Nes controller storage with security

nestorage

[Joven] wrote in to show us his unique NES controller mod. He initially thought of just putting some flash storage in his controller like so many others. Then he got the idea to a security feature. You must first enter a code to access the memory. What code? Yes, that one. He chose the Konami code. As he notes, this may not be the wisest choice for security purposes, but it sure is cool. At least it isn’t controlling something that really would require security, like his door. You can see a video describing the project after the break.

Comments

  1. anon says:

    You could always tell who had friends with that one.

  2. Entropia says:

    That’s not much of a security feature, since you could always just hardwire power to the relay. Nevertheless, it’s cool.

  3. babble says:

    I liked it

  4. babble says:

    I think I would prefer to use DULLARD though.

  5. daryl says:

    @babble Ha! All your base are belong to us!

    On a related note, this would be cool to use as some sort of door access system (if you could set up a timeout to prevent brute forcing). Another option would be to unplug the controller from the door (and carry it with you like a key). With the micro controller storing the last ten buttons even on a successful code entry, there’s a slight problem if someone ever gains read access to that array. But then again, I would go with a brute force attempt first knowing that you only have 8 buttons… we can infer that he’s pressing 10 buttons and then estimate that there are just over 1.073 billion options… given the UI, I would start the brute force at UUDDLRLRAB as a guess to try and shorten the number of combinations tried before success.

    But who cares? This is up there with the external hard drive hidden in an old battery-less uninterrupted power supply. Nice work Joven.

  6. aztraph says:

    Mixed feelings about this. on one hand, it’s an awful lot of trouble for just 1 gig, but i wouldn’t want to sacrifice a 16 or 32 gig until i tested it on a 1 gig. second, all it takes is a screwdriver and jumper wire and you can bypass the relay so it’s not very secure.

    overall a wonderful start, i hope he moves it up to a larger storage of solid state drive and remolds the case and seals it with epoxy. this has a lot of potential

  7. Haku says:

    16GB USB flash drives are as little as £17.50 (play.com), got 3 of them, very nice & very fast.

    If you want to prevent someone from easily just bypassing the code you could cover it all with epoxy – sure it wouldn’t prevent the most stubborn but it would stop it being easy.

    Despite it not being very practical it’s a nice hack, and some of the best ones aren’t practical.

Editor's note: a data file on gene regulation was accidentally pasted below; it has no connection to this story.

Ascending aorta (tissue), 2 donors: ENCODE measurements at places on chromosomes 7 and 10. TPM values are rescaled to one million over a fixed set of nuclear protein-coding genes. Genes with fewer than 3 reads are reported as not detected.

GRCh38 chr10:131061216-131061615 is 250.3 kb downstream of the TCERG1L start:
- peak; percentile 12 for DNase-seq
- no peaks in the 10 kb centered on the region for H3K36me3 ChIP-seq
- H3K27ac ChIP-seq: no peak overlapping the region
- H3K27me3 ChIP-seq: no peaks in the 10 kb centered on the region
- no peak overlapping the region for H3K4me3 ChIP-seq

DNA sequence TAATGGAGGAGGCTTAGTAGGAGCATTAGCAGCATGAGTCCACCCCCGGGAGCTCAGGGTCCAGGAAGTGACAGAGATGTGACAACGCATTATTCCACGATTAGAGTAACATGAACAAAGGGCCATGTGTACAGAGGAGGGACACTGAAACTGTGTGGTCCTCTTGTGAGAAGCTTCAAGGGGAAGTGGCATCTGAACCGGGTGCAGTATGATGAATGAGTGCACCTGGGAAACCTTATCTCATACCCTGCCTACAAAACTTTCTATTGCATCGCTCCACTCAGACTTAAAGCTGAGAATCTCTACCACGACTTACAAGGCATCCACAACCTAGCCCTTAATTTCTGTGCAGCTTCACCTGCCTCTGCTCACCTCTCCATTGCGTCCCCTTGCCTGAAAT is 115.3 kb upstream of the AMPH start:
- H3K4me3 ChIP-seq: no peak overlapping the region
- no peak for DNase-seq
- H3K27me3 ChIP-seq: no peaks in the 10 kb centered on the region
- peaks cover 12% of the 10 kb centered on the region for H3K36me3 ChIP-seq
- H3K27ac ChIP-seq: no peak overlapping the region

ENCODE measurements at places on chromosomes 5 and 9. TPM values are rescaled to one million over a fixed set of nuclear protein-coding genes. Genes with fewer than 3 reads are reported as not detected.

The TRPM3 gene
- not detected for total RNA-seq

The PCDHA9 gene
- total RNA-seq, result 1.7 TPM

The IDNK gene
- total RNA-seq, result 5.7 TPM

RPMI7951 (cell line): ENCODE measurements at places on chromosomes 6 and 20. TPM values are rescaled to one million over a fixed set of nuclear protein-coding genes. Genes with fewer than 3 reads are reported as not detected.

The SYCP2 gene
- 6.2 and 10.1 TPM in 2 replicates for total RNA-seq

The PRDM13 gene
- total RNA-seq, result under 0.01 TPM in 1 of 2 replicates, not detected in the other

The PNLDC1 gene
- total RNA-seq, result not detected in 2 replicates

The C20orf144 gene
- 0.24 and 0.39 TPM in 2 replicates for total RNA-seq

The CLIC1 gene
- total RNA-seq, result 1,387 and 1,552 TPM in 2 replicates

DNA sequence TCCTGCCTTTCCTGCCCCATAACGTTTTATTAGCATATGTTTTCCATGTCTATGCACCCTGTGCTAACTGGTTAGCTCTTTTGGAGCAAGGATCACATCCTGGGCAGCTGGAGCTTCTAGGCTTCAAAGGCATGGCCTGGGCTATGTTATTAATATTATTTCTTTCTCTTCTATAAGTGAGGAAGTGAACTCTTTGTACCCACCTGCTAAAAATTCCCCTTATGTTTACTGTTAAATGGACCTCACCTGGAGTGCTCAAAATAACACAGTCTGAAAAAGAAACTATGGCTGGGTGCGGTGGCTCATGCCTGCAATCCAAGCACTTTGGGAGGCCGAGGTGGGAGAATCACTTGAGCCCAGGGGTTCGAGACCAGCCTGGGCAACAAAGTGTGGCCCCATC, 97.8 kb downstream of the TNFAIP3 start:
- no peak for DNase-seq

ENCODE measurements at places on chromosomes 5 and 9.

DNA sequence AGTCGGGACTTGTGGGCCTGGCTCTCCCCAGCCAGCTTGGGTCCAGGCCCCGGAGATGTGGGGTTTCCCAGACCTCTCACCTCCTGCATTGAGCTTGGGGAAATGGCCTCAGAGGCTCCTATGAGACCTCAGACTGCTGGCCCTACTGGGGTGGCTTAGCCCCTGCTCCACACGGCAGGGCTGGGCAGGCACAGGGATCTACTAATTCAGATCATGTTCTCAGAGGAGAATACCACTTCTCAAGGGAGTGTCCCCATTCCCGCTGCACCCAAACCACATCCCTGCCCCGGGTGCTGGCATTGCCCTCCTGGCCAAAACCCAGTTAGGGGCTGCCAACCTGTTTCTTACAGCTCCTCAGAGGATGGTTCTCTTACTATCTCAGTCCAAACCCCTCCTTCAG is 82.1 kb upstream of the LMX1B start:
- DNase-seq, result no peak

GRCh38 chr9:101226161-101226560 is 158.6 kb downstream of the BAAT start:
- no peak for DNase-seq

8. Ryan says:

    Very curious why he didn’t just cut out the matrix decoder and wire the buttons directly to a flash drive that already has a pushbutton lock feature (maybe because the controller has 8 buttons and those drives only have 4?). I cut out the decoder for my wireless NES controller mod to attach the buttons directly to wireless numeric keypad hardware.

  9. atrain says:

    Why a relay? Why not just run it off the arduino directly, or through a transistor? Not like it needs that much current…

  10. Haku says:

    Someone should take this a step further and incorporate a flash drive into a Simon game so you have to get X number of sequences correct before you get to use the drive.

  11. Shadyman says:

    @atrain: Most USB Thumbdrives will take upwards of 100mA when under full load (reading or writing). And, most microcontrollers can only source or sink +/-25mA.

    As you suggest, a transistor would work, though wiring the power directly to the Arduino probably would not. A relay is a bit overkill, but maybe he wanted the satisfying click of it kicking in?

  12. blizzarddemon says:

    That click is quite satisfying to us old analog folk.

  13. Haku says:

    You could simulate the click with a small pizo speaker connected to the microcontroller…

    Ow, stop throwing 500A contactors at me, analogue folk! ;)

  14. charlosky says:

    hello

  15. gezepi says:

    Pretty cool.
    I wonder if there is enough room inside the case to add a usb hub so it could function as a flash drive and as an NES controller for your PC.

  16. braneman says:

    well if it works as a usb nes controller then a lot of people wont know it was a flash drive until they fire up an emulator and play contra.

  17. Nintendo Guy says:

    This is a pretty cool idea for using your NES controller, although the flash drive is quite big.

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